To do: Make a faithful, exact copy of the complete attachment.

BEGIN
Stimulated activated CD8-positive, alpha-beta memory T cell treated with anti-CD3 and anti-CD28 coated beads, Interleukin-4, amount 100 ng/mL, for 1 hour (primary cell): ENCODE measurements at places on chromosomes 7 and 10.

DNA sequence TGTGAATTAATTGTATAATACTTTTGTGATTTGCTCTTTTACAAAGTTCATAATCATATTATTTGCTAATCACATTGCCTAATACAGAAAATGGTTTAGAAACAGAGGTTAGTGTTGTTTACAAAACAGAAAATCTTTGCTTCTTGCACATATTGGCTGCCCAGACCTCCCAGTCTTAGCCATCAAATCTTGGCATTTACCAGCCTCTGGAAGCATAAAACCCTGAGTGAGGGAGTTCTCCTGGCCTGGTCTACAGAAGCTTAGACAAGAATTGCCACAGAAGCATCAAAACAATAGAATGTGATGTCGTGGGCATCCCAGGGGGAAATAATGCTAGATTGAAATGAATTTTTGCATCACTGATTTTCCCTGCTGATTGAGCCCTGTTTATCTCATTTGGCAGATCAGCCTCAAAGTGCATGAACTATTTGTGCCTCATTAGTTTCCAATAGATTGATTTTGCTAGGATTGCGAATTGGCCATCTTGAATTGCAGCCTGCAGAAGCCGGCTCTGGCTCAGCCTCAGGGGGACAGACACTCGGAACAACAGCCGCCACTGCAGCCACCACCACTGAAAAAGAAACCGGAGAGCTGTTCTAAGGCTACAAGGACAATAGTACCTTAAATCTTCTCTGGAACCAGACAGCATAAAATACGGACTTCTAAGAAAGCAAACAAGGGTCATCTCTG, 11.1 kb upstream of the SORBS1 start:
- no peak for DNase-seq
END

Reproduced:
Stimulated activated CD8-positive, alpha-beta memory T cell treated with anti-CD3 and anti-CD28 coated beads, Interleukin-4, amount 100 ng/mL, for 1 hour (primary cell): ENCODE measurements at places on chromosomes 7 and 10.

DNA sequence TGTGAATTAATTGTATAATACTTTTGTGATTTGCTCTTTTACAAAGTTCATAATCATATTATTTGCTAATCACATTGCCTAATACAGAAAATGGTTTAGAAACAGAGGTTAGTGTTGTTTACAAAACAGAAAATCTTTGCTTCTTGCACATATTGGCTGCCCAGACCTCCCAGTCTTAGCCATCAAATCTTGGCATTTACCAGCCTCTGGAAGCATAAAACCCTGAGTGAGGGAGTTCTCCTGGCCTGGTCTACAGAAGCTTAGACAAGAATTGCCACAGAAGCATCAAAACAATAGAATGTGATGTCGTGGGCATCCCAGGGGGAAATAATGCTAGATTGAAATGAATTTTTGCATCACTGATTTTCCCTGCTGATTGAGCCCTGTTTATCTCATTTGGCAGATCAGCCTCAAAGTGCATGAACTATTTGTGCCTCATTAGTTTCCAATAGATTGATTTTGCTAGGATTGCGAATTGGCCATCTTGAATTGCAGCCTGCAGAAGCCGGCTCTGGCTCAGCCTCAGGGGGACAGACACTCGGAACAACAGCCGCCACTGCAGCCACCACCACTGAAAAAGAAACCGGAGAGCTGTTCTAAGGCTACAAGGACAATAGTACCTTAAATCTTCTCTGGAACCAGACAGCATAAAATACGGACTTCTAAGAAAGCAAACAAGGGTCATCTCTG, 11.1 kb upstream of the SORBS1 start:
- no peak for DNase-seq